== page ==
He’s a comedian, a philanthropist, an author, an award-winning actor and a true national treasure who transcends generations. Indeed, Lenny Henry could be considered the voice of a generation; my own childhood, with its echoes of Jamaica, Covvo and Brum, was certainly punctuated by his talented representation of black, working-class humour from the Midlands.
Henry holds the crowd brilliantly throughout, using his decades-long experience as a stand-up comic to alternate between wit and gravity, fun times and tough times, Brummie and Patois
And so it makes total sense that, alongside co-directors Lynette Linton and Daniel Bailey – Bush Theatre’s Artistic Director and Associate Artistic Director respectively – Henry uses that finely-honed talent to represent a life affected by the terrible injustice of the Windrush Scandal, in this poignant play, August in England.
I’m a little biased as it’s my local, but Bush Theatre is a great space, and to see it filled with a 70% black audience fills me with familiar comfort and buoyant joy. Or, perhaps it’s the smoky haze and the music as the performance starts. The set is sparse but typical of the Black Uncle; comfy high-backed armchair with round leather pouffe; record player atop a wooden hi-fi cabinet; both a Bob Marley and a Jesus embroidered piece hung on the walls with string, amongst framed family photos.
To the soundscape of Jump in the Line by Harry Belafonte, Independent Jamaica by Lord Creator, and Welcome to Jamrock by Damian Marley, Henry enters. He’s August Henderson, a black man in his 60s, looking dapper in his suit and hat. He offers the room a rum and drinks one himself. Like I said, Uncle.
It becomes clear that this play, Henry’s playwriting debut, is one of those one-man-show affairs. Initially, I am apprehensive, but Henry holds the crowd brilliantly throughout, using his decades-long experience as a stand-up comic to alternate between wit and gravity, fun times and tough times, Brummie and Patois. He’s agile in his movement, we get August’s happy-go-lucky, hard-working vibe clearly.
That’s all we get though – a topline portrait of August’s life, albeit excellently told. Through his monologue, we go from his journey to ‘h’Inglan’ at 8 years old on his mother’s passport, through the racism he experienced in West Bromwich, all the way to him meeting the love of his wife and having his kids. When we get to what might be considered the crux of the story, the unravelling of his life after the Home Office threatens him with deportation, I feel a slight lack of empathy with the character.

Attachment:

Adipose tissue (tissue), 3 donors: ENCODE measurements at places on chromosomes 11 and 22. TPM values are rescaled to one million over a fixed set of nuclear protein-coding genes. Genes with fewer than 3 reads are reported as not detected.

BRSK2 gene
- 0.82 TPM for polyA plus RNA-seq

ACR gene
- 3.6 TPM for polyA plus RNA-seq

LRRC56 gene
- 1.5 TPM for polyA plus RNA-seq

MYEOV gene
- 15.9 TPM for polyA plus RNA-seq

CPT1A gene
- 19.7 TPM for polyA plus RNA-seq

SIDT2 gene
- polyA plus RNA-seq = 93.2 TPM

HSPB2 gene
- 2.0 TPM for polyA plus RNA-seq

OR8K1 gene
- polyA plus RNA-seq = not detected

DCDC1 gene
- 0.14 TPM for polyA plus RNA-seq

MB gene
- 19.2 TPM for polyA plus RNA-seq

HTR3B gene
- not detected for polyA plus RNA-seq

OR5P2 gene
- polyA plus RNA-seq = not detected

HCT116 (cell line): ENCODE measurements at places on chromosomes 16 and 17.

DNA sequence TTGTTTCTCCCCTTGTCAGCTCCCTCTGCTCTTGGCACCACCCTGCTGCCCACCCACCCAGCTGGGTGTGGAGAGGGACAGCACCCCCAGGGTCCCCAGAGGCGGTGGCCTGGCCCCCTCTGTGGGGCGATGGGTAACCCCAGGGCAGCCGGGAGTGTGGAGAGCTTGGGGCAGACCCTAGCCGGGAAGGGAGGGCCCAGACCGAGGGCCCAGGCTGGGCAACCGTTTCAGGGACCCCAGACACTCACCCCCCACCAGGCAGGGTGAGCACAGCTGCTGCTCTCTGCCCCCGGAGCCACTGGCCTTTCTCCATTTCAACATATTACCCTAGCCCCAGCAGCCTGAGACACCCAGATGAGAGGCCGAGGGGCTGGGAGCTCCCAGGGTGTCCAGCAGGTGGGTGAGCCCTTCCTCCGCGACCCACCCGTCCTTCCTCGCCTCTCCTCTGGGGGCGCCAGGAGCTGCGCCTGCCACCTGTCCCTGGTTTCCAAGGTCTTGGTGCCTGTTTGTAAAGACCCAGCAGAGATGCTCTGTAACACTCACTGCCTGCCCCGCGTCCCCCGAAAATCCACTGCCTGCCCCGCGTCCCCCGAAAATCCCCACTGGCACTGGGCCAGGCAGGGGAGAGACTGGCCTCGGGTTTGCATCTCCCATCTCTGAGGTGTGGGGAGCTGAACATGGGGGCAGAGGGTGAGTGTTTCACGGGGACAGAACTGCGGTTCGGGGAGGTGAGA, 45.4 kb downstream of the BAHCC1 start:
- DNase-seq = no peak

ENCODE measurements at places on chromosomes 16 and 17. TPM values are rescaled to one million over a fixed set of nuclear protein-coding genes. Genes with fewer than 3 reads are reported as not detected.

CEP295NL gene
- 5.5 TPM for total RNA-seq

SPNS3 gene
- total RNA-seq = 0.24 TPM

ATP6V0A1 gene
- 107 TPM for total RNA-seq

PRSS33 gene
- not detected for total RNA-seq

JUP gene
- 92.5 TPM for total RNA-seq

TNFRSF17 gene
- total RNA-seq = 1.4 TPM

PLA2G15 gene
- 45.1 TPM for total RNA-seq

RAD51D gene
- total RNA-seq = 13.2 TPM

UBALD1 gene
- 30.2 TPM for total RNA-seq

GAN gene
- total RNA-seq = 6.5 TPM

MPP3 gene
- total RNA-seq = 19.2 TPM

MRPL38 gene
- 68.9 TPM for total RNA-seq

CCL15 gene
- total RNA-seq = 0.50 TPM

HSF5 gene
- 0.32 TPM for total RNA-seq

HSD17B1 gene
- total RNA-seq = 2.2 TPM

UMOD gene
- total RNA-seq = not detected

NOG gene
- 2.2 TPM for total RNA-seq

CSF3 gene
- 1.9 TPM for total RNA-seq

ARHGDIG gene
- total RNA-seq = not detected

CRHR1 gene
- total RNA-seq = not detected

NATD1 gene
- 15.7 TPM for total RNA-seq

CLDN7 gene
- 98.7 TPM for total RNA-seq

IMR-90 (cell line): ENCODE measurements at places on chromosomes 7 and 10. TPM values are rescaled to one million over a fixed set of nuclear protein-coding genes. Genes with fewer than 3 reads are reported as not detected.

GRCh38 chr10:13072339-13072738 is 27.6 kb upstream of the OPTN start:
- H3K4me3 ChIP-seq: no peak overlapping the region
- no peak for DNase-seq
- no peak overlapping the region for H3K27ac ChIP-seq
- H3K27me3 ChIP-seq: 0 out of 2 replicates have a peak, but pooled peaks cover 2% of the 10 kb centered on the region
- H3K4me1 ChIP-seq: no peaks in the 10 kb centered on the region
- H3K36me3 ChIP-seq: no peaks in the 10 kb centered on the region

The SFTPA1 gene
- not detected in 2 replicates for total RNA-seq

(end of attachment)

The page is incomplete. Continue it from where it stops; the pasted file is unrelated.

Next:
We’ve had a lot of surface-level character, and not enough time to really delve deep into feeling for him. An hour and a half feels too short. I want more of August, I need to see more of his social circle, and it is my view that these are the limitations of the one-person performance.
Henry uses that finely-honed talent to represent a life affected by the terrible injustice of the Windrush Scandal, in this poignant play, August in England
This lack of character development is further punctuated at the end of the play. This, the most poignant part, is when we see and hear video testimonials from real elders from the Windrush generation and their terrible experiences at the hands of the shameful British Government. These stories, which are the inspiration behind the play, are inspiring, raw and simply heart-breaking. Perhaps this is the intention; to use the juxtaposition to give space, a deeper voice and true agency to these pioneers. If so, it works, and I am left all at once melancholy, angry at the government and charged with the sharpest of respect for anyone who went through this terrible ordeal.
The year 2023 is the 75th anniversary of HMS Windrush’s arrival in Britain. We need to be thankful and celebrate the contribution of people, like my own grandparents, who built the foundations of life and a home for so many in our community. Aside from the aforementioned limitation of the one-man-monologue style of play, Lenny Henry proves that he can tell a complex story that resonates well, on stage, in this format. He proves that he can do it all. Now that’s bostin’.